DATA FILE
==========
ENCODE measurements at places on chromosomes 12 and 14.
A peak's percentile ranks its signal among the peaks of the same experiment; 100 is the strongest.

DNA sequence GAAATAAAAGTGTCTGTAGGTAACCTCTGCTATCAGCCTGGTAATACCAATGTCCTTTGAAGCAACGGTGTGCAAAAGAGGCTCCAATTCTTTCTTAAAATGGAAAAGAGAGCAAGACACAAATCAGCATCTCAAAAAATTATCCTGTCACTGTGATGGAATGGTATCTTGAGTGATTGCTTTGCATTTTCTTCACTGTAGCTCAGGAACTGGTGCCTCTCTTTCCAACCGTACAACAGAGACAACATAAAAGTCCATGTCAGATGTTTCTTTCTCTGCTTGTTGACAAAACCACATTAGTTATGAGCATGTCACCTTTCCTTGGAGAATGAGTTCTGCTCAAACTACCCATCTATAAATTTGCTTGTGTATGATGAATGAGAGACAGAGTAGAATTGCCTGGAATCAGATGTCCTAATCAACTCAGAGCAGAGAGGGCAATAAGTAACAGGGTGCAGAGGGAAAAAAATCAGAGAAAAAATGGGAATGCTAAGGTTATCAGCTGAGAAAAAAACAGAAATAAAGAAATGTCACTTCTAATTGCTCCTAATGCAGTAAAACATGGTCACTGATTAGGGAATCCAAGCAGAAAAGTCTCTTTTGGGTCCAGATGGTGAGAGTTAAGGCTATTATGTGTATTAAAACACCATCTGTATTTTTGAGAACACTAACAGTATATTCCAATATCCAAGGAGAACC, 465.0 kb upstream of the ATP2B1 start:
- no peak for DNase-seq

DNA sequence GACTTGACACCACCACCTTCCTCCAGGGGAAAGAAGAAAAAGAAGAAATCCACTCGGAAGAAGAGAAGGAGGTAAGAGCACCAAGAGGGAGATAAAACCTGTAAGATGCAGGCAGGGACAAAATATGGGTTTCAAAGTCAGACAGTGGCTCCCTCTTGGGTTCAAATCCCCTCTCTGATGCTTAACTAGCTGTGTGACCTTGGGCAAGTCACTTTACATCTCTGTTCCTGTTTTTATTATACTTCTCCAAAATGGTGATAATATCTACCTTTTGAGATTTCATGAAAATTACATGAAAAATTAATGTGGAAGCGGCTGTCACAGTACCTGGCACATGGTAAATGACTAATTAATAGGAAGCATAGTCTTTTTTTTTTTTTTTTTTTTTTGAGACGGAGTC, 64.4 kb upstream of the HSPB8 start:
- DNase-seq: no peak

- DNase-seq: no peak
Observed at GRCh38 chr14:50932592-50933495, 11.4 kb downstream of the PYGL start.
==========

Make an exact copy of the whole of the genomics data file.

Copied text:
ENCODE measurements at places on chromosomes 12 and 14.
A peak's percentile ranks its signal among the peaks of the same experiment; 100 is the strongest.

DNA sequence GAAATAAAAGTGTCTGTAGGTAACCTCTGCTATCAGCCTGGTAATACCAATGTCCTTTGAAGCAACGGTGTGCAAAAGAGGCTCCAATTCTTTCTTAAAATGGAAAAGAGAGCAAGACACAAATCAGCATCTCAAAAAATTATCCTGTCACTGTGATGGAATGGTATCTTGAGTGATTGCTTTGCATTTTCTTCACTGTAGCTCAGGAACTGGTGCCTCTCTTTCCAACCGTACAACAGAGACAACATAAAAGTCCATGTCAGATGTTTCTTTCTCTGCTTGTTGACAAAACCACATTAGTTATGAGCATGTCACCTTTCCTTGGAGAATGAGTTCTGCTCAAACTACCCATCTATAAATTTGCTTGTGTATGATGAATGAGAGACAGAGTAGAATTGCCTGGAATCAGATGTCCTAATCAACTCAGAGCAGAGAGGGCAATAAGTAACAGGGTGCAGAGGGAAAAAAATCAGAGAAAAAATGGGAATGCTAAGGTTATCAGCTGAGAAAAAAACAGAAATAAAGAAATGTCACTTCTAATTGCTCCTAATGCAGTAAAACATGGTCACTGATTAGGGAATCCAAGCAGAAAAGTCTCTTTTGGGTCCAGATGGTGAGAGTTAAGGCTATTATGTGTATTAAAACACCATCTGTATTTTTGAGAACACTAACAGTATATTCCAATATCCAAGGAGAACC, 465.0 kb upstream of the ATP2B1 start:
- no peak for DNase-seq

DNA sequence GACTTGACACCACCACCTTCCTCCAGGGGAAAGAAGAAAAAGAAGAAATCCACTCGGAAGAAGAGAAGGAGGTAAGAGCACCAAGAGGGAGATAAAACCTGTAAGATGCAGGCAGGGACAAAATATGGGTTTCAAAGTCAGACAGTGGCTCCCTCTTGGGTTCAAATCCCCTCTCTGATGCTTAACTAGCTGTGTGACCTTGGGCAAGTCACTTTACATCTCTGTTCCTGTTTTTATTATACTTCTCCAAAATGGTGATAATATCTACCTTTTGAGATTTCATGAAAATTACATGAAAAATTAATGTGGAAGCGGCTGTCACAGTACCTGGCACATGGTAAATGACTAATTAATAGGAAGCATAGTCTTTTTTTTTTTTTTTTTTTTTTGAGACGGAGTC, 64.4 kb upstream of the HSPB8 start:
- DNase-seq: no peak

- DNase-seq: no peak
Observed at GRCh38 chr14:50932592-50933495, 11.4 kb downstream of the PYGL start.